Identification and functional analysis of a novel BTB-domain gene family.

Sobieszczuk, Dorota Felicja (2006). Identification and functional analysis of a novel BTB-domain gene family. PhD thesis The Open University.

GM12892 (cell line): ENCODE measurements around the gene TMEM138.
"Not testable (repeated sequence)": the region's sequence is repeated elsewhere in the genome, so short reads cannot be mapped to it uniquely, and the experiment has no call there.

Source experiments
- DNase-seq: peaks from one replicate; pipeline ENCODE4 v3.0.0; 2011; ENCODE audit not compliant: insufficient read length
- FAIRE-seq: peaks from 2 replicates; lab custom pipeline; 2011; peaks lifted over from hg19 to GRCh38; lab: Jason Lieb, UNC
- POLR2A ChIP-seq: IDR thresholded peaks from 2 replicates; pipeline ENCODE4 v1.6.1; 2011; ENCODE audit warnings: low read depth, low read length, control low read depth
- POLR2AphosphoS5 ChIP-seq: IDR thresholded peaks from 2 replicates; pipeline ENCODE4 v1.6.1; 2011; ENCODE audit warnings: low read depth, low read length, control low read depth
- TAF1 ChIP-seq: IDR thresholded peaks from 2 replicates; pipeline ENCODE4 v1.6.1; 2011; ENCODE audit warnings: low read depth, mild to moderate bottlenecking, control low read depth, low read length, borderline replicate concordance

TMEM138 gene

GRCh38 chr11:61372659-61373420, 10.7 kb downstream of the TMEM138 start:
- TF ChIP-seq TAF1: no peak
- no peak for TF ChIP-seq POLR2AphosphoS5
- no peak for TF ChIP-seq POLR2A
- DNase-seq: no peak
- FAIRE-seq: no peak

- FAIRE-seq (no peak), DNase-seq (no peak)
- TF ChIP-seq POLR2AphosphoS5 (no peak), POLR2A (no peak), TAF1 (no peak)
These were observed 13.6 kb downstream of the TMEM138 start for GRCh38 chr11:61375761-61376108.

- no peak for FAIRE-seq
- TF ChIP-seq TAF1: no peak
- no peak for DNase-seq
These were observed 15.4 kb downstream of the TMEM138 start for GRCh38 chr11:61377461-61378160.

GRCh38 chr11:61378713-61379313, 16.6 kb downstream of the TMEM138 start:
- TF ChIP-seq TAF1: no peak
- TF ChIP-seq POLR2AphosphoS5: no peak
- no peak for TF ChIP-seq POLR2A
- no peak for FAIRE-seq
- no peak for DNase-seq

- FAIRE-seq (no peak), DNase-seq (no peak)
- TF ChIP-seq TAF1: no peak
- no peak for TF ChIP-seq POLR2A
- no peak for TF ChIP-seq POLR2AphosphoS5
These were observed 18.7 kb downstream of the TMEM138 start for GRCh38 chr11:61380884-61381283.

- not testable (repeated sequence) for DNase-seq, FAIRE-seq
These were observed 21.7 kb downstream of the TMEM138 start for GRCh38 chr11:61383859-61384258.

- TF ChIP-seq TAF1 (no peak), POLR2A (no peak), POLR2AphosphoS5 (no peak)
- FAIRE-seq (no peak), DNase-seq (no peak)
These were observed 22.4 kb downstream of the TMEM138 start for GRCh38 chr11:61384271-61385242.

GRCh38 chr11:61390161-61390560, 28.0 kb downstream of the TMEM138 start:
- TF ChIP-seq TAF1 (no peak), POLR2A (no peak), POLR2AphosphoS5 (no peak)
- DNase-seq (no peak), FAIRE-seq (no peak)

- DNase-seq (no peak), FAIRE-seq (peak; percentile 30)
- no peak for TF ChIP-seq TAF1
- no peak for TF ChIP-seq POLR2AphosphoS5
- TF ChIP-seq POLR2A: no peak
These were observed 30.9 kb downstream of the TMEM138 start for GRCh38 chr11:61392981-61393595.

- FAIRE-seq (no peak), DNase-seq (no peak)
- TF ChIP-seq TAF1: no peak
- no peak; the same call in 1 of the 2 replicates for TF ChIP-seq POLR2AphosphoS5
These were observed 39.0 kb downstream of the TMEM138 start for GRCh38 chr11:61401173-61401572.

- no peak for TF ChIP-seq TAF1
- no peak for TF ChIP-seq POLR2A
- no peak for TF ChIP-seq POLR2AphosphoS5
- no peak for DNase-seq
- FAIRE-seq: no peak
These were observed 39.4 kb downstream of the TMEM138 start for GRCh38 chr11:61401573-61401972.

In a screen for novel genes involved in chick hindbrain development, clone cVll was isolated, encoding a gene expressed in the hindbrain. Sequence analysis established that cVll is a novel gene, now designated cBTBD6, which encodes protein containing three functional domains: BTB, BACK and PHR. Human, mouse and zebrafish cBTBD6 orthologs were cloned, as well as highly related BTBD3 genes that form a distinct subgroup of the same family of genes. Within each subgroup there is a single copy of human, chick and mouse BTBD6 and BTBD3 and two copies of zebrafish orthologs. Spatio- temporal analysis of BTBD6 and BTBD3 expression patterns in chick and zebrafish revealed that, while BTBD3 othologs have divergent expressions, cBTBD6 shares some aspects of its expression pattern with its counterparts in zebrafish, zBTBD6a and zBTBD6b. In particular, both cBTBD6 and zBTBD6a are expressed in the developing central nervous system, suggesting a potential involvement in neurogenesis. This potential function was investigated in zebrafish. Comparative analysis of zBTBD6a expression with markers of neurogenesis revealed that zBTBD6a is expressed in cells during neuronal differentiation, starting from early stages labelled by proneural gene neurogl until later phases marked by isll, when zBTBD6a expression starts to be downregulated. Knockdown experiments demonstrated that zBTBD6a promotes neurogenesis and acts downstream of neurogl and upstream of neurod and neurod4 in the neurogenesis cascade. I found that zBTBD6a interacts with Cul-3, a component of the ubiquitin ligase complex, and the PHR motif and to a lesser extent the BTB domain are required for this interaction. Overexpression experiments showed that the presence of both BIB and PHR is required for zBTBD6a function. Since several BTB- containing proteins have been recently reported to be implicated in targeting proteins for ubiqutination, it is proposed that zBTBD6a positively regulates neurogenesis by mediating ubiquitination of one or more proteins that regulate the formation of neurons.

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